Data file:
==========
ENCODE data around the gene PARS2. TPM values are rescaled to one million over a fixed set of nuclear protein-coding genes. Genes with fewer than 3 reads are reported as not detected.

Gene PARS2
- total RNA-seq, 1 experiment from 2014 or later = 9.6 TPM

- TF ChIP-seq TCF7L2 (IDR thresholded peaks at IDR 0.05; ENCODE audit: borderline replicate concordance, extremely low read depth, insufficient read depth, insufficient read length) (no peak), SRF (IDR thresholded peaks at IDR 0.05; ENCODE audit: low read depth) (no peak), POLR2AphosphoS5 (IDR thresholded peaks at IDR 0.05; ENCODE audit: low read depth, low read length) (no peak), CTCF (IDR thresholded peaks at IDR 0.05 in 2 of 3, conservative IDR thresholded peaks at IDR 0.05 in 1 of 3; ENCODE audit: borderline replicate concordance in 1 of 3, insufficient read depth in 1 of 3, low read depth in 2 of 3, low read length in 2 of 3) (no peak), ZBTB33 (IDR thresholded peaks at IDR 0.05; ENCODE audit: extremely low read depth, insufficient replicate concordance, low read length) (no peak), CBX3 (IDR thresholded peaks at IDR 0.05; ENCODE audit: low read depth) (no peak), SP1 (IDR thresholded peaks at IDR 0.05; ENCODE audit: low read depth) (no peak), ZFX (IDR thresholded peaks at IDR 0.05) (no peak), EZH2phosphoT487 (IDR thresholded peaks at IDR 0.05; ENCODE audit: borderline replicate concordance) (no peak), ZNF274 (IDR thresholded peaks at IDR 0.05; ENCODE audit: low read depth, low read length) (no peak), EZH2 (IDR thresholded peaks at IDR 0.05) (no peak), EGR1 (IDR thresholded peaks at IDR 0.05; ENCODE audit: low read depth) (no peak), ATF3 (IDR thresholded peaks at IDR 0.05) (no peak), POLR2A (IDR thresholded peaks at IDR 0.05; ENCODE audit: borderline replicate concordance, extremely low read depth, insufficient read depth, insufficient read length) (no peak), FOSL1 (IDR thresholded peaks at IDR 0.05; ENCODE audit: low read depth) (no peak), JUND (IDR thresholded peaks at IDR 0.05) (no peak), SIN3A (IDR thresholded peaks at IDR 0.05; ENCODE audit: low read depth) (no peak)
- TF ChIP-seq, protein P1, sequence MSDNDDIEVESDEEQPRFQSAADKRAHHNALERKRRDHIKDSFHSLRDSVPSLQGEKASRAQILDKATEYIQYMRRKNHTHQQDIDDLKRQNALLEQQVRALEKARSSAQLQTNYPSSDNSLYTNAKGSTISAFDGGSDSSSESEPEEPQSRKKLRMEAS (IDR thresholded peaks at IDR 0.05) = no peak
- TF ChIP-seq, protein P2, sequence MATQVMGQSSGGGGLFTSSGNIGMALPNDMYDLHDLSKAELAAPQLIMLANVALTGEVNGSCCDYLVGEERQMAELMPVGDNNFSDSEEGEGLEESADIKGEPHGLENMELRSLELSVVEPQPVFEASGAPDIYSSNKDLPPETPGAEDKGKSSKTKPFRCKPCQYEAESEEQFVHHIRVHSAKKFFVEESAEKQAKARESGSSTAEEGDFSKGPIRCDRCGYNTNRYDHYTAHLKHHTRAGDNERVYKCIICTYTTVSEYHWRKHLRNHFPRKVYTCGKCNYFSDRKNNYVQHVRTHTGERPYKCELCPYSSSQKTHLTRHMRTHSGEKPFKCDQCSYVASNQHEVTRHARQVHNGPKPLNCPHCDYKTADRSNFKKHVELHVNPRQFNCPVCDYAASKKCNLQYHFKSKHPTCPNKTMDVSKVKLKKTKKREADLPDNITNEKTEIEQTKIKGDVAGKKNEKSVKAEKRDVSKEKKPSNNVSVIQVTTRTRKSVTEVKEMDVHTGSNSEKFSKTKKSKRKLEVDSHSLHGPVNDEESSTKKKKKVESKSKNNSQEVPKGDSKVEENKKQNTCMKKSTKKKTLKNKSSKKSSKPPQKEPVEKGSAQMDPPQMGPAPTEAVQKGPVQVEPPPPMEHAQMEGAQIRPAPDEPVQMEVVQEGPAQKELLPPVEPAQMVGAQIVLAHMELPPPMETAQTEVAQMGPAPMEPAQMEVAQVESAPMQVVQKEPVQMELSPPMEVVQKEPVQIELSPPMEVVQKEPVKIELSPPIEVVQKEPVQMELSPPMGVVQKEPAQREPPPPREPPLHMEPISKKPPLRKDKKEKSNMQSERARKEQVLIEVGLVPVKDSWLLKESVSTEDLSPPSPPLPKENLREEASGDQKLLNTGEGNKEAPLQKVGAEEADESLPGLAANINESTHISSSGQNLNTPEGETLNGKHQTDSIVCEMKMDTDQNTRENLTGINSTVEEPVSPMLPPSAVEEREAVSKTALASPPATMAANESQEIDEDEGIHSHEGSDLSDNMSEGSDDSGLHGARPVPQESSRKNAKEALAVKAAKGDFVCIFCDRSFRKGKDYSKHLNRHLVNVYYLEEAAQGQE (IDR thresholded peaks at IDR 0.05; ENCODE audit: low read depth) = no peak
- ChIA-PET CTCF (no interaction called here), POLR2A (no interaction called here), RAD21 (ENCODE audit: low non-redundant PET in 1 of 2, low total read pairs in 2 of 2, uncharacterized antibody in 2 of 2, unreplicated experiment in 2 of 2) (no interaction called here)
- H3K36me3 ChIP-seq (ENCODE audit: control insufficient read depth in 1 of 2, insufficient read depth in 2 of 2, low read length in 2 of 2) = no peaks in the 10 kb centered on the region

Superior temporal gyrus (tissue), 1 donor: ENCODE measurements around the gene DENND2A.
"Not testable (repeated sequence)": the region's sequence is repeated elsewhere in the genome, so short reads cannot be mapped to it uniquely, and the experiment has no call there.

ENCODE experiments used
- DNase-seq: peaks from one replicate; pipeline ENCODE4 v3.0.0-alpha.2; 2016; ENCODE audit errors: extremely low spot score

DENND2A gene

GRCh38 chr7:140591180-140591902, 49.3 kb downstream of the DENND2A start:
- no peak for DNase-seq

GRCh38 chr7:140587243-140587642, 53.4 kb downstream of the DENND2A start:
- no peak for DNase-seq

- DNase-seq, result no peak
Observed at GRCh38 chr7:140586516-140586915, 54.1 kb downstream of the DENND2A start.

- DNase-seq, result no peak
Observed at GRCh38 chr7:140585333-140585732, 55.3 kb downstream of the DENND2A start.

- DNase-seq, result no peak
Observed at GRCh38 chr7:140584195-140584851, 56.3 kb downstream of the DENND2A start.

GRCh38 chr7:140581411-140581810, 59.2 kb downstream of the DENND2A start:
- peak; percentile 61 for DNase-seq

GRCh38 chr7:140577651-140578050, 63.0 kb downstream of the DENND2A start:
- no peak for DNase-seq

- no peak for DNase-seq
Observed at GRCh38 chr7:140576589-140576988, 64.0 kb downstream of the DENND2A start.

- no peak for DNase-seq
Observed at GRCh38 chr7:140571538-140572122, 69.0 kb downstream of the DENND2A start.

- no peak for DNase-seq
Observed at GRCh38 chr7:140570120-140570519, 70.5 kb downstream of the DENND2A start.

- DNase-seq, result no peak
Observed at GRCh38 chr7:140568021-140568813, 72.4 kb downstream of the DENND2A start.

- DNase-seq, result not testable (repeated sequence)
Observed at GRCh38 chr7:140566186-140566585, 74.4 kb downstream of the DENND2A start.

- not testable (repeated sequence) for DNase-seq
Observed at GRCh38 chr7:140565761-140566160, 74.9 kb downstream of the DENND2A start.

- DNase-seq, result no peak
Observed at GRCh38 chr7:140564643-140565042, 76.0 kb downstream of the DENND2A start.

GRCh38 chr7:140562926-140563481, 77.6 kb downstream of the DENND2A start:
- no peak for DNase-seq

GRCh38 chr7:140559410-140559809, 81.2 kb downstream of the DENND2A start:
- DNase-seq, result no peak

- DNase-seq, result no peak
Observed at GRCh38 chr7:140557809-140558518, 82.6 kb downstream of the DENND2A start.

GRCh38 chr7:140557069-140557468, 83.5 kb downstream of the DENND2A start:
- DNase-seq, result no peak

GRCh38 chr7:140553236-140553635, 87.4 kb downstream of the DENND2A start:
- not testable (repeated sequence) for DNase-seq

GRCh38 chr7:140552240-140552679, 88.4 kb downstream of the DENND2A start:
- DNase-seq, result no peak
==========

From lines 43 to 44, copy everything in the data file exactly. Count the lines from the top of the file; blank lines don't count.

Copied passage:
- no peak for DNase-seq

GRCh38 chr7:140559410-140559809, 81.2 kb downstream of the DENND2A start: